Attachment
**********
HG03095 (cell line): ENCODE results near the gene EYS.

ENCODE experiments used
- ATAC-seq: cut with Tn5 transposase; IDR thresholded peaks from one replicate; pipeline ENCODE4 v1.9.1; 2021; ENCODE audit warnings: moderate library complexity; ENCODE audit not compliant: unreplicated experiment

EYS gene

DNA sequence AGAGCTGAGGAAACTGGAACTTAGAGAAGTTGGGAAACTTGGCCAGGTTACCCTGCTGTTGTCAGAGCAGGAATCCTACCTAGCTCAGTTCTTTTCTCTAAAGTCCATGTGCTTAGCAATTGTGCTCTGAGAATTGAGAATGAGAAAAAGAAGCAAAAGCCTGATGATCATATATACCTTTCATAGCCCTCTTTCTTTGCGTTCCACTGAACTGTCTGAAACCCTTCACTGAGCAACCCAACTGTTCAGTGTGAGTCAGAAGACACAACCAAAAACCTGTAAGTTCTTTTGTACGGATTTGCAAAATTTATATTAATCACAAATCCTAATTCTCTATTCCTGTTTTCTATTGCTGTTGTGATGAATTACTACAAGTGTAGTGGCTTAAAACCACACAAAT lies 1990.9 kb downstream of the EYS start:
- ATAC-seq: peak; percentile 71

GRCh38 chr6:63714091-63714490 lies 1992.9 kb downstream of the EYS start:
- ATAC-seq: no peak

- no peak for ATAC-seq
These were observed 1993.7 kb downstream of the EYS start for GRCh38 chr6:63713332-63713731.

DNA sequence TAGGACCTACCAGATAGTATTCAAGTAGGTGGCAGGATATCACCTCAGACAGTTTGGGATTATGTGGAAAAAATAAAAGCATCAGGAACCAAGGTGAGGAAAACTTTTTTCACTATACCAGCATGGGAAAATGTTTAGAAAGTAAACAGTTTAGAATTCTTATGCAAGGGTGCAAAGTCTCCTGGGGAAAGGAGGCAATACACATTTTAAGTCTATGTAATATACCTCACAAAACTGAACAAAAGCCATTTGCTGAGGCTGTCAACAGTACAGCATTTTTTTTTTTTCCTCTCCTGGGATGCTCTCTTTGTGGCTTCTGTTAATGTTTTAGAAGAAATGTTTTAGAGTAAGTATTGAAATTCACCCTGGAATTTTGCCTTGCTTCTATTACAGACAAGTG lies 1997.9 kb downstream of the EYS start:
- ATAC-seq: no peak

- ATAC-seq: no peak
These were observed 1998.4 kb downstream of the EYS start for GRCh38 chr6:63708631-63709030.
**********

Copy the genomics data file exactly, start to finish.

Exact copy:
HG03095 (cell line): ENCODE results near the gene EYS.

ENCODE experiments used
- ATAC-seq: cut with Tn5 transposase; IDR thresholded peaks from one replicate; pipeline ENCODE4 v1.9.1; 2021; ENCODE audit warnings: moderate library complexity; ENCODE audit not compliant: unreplicated experiment

EYS gene

DNA sequence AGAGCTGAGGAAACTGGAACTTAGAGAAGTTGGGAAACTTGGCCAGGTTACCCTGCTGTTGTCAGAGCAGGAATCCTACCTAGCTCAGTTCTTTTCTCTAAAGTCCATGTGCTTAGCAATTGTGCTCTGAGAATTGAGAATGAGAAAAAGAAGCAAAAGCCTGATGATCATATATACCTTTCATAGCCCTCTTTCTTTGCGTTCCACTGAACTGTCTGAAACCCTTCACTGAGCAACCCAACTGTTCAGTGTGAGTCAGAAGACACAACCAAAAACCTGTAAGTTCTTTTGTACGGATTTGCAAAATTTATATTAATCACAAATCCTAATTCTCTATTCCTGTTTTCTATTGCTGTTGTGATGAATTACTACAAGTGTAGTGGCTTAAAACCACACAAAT lies 1990.9 kb downstream of the EYS start:
- ATAC-seq: peak; percentile 71

GRCh38 chr6:63714091-63714490 lies 1992.9 kb downstream of the EYS start:
- ATAC-seq: no peak

- no peak for ATAC-seq
These were observed 1993.7 kb downstream of the EYS start for GRCh38 chr6:63713332-63713731.

DNA sequence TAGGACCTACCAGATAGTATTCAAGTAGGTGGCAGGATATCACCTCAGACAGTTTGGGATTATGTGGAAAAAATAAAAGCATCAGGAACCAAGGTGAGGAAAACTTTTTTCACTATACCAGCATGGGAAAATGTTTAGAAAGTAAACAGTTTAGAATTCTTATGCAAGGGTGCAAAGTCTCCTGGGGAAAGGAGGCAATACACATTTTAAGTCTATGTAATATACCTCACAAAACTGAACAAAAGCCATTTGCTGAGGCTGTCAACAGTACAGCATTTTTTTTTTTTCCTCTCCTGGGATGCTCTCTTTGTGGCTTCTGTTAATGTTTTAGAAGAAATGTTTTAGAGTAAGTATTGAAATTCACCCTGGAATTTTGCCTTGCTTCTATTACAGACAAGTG lies 1997.9 kb downstream of the EYS start:
- ATAC-seq: no peak

- ATAC-seq: no peak
These were observed 1998.4 kb downstream of the EYS start for GRCh38 chr6:63708631-63709030.